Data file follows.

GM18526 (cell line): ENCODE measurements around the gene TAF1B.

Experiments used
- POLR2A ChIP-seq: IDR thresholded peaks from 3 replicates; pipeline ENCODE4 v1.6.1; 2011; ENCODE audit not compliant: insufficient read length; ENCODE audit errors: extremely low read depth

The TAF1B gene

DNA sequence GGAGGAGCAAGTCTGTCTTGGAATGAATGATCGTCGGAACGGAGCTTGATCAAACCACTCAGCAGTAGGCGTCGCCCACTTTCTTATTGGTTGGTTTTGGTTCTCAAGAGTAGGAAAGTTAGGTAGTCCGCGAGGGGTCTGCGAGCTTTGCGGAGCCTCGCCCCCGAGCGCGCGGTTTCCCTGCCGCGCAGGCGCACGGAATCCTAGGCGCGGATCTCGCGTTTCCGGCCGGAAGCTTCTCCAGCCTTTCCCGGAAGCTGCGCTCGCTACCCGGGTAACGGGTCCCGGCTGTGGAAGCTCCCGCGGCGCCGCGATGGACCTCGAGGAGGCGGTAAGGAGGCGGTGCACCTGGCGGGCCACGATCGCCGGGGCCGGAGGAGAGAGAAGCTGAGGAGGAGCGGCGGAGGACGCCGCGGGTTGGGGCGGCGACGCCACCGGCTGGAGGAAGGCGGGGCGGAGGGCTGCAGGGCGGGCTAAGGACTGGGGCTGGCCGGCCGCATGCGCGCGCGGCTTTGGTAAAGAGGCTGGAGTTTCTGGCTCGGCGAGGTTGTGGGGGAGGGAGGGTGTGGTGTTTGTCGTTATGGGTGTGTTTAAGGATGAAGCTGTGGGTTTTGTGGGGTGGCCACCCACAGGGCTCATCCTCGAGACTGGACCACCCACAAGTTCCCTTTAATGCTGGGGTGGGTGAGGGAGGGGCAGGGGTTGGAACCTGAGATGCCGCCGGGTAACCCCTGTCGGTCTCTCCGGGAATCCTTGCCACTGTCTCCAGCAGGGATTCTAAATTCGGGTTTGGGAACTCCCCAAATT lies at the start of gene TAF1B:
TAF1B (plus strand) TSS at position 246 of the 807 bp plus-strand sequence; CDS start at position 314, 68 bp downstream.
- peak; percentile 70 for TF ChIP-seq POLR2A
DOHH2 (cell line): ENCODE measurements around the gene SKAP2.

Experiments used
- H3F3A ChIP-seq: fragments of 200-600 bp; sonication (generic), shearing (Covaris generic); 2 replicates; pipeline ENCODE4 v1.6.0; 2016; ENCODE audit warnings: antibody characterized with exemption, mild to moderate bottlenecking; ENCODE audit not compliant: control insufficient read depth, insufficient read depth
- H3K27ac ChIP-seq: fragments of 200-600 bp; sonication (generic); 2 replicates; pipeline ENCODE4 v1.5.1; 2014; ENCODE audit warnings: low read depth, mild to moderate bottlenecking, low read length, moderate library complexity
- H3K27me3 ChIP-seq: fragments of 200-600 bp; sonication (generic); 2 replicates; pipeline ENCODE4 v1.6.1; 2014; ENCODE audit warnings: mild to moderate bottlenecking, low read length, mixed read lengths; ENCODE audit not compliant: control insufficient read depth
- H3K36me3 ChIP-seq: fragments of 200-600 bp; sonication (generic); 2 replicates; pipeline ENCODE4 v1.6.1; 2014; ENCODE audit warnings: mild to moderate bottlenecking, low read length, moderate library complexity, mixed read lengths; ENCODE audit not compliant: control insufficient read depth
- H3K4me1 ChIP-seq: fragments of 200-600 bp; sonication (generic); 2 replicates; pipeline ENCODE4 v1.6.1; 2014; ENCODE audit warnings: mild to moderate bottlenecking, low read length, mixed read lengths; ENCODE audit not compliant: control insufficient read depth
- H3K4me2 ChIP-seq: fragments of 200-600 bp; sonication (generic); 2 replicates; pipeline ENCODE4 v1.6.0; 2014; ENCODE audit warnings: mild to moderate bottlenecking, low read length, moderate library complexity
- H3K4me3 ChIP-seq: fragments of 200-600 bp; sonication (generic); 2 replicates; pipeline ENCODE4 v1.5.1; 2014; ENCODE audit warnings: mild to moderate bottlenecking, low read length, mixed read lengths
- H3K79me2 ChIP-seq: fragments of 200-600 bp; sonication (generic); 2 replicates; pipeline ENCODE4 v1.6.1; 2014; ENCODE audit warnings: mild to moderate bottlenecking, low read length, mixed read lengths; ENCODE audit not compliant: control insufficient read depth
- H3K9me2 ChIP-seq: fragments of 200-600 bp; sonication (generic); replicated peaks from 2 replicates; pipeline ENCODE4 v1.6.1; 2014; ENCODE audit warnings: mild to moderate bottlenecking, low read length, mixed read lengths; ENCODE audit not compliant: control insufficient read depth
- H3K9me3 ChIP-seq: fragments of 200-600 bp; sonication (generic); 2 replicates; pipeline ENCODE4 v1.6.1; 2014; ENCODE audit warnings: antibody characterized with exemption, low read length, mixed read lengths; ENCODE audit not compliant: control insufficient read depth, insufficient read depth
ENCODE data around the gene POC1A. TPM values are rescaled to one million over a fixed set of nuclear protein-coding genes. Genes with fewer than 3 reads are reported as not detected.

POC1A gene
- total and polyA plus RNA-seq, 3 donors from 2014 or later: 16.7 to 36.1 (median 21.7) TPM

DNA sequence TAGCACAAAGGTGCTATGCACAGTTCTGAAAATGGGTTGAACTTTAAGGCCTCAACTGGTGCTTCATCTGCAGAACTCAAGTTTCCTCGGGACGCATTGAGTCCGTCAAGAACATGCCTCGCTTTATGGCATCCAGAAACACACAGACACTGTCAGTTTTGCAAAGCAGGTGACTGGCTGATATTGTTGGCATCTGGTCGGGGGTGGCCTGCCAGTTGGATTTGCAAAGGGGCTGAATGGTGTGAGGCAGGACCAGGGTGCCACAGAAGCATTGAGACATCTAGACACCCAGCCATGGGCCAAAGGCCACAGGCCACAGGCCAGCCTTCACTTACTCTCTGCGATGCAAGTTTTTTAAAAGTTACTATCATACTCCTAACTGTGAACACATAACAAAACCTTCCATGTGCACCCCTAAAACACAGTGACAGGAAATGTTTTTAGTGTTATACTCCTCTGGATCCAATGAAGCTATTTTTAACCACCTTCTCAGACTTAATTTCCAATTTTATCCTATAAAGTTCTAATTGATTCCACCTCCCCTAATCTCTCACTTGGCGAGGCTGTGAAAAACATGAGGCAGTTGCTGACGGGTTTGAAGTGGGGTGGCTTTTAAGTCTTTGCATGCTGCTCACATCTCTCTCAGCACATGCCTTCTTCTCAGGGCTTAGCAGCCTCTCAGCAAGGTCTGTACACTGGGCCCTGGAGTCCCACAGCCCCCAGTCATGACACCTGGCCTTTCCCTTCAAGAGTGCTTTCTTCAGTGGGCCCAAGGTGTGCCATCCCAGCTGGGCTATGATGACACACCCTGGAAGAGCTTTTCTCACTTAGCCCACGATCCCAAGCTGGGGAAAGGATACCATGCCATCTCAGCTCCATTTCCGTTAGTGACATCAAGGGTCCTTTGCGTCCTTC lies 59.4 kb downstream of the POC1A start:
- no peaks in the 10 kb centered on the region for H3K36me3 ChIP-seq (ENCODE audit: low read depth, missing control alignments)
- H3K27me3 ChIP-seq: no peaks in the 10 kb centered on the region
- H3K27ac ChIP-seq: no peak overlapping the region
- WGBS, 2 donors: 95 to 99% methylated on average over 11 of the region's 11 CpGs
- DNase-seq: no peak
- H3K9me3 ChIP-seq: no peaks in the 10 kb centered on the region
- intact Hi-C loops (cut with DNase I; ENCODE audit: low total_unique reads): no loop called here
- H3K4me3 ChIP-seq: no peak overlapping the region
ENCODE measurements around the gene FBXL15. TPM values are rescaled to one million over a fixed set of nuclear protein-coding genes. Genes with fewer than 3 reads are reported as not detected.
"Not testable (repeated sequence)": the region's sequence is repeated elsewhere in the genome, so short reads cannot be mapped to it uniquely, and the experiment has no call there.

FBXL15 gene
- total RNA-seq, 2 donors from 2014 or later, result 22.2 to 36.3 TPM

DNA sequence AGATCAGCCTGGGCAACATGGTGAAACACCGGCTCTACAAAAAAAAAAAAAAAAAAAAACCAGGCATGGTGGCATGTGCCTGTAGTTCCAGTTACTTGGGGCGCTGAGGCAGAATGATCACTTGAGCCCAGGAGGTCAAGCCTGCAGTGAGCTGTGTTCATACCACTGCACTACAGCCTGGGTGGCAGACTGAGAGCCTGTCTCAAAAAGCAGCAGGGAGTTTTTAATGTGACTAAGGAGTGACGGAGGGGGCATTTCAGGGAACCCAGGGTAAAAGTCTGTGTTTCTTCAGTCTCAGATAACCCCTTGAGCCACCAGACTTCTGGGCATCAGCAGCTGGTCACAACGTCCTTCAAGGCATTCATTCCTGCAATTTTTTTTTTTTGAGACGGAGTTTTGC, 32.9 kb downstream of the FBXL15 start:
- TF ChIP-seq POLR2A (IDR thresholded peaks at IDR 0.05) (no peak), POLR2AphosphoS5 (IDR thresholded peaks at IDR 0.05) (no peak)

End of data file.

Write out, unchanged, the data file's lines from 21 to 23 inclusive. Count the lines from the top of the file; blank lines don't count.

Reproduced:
POC1A gene
- total and polyA plus RNA-seq, 3 donors from 2014 or later: 16.7 to 36.1 (median 21.7) TPM

DNA sequence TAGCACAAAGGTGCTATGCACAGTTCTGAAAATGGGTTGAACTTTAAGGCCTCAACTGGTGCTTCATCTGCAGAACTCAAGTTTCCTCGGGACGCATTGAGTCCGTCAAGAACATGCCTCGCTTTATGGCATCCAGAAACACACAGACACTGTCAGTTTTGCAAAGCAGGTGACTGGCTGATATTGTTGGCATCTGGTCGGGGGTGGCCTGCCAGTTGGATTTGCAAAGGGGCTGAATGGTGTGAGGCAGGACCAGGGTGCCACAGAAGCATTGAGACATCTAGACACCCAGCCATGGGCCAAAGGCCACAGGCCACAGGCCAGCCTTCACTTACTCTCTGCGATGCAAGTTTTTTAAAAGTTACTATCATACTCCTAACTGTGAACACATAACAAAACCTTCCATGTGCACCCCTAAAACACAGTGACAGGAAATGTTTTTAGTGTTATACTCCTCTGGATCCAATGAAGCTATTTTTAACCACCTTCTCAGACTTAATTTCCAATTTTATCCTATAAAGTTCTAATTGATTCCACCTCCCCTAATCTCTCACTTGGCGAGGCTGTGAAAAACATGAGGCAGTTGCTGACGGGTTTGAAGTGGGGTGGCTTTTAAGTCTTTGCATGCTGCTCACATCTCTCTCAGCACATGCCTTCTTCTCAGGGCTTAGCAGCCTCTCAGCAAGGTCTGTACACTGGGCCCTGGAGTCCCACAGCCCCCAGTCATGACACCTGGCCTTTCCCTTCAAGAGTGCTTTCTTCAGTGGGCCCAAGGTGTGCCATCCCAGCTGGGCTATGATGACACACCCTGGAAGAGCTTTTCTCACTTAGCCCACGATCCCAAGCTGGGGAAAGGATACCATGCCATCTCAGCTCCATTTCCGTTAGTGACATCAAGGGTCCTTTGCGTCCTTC lies 59.4 kb downstream of the POC1A start: